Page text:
About the Merit Systems Protection Board
Appellate Jurisdiction of the MSPB
In order for the Merit System Protection Board (MSPB) to have jurisdiction to hear an appeal it must have jurisdiction over the employee who is filing the appeal and the issue being appealed. While the majority of federal employees are within the jurisdiction of the MSPB, certain employees are excluded. The Merit Systems Protection Board estimates that it has jurisdiction over about two thirds of the full time federal government workforce, or about 2 million people.
MSPB Jurisdiction Over Federal Employees
Generally, the MSPB has appellate jurisdiction over employees who are in competitive service who have completed their probationary period and employees who are in the excepted service who have completed two years of continuous employment. That means that some political appointees are not covered by the MSPB.
Likewise, probationary employees have very limited rights to appeal to the MSPB and generally may only do so when their employment is terminated based on their political affiliation or marital status, for example. They may also appeal Office of Personnel Management (OPM) decisions related to retirement or OPM employment practices. Employees of certain intelligence agencies may also have limited rights to appeal. These employees are specifically excluded from the MSPB process because MSPB decisions are public and there may be national security issues involved in the personnel decision that make it unwise for the complaint to be heard by the MSPB.
MSPB Jurisdiction Over Issues
The purpose of the MPSB is to protect the rights of employees in the Federal Merit System. Accordingly, the MSPB has the legal jurisdiction to hear and decide matters related to:
• Prohibited Personnel Practices: the MSPB has jurisdiction to hear complaints alleging that an agency committed a prohibited personnel practice, such as firing an employee for whistleblowing activity. The employee may request that Special Counsel pursue the complaint with the MSPB or in some cases, such as whistleblowing, an employee may proceed directly to the MSPB.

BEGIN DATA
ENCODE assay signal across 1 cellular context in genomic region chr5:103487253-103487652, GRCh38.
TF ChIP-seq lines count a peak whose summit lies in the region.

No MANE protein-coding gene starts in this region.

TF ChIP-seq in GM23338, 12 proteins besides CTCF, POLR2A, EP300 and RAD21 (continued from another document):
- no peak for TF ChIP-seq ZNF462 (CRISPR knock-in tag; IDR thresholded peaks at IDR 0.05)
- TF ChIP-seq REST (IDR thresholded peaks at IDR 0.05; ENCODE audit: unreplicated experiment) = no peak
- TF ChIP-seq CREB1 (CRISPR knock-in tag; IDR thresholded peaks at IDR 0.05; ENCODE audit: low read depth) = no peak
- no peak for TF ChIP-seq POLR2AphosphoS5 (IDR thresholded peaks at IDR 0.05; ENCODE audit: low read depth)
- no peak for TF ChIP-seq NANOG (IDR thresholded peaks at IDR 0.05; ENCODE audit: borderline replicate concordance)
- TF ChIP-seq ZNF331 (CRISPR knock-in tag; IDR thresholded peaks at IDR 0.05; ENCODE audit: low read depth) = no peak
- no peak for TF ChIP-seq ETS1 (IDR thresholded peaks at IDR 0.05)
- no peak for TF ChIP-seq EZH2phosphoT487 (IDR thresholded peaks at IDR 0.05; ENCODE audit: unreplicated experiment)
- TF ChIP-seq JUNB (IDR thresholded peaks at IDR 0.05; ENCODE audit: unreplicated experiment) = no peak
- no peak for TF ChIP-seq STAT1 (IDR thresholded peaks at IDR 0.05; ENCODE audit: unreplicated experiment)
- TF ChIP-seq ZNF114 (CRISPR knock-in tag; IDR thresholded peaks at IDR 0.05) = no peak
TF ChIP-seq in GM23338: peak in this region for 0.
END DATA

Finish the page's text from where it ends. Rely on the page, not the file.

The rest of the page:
• Agency Adverse Actions: the majority of cases brought before the MSPB involve agency adverse actions such as unfair removals, suspensions, reductions in pay or grade or extended furloughs.
• Retirement Matters: disputes about retirement matters are the second most common type of issue brought before the MSPB. Employees who allege that they were denied appropriate retirement benefits may have standing to bring a claim before the MSPB. • Performance Based Actions: such as performance based removals or denial of pay upgrades may be heard by the MSPB.
• Discrimination: the MSPB may hear discrimination issues but only if those issues are combined with an adverse action or other reason for appeal that is within the jurisdiction of the MSPB.
The MSPB has important jurisdiction over the majority of
federal employees who suffer adverse employment actions. The
Board provides important protections both to the employees
filing complaints and to the American people who trust the MSPB
to enforce important employment laws that ensure that our
government is a fair place to work and does not unfairly
exclude or discriminate against qualified employees.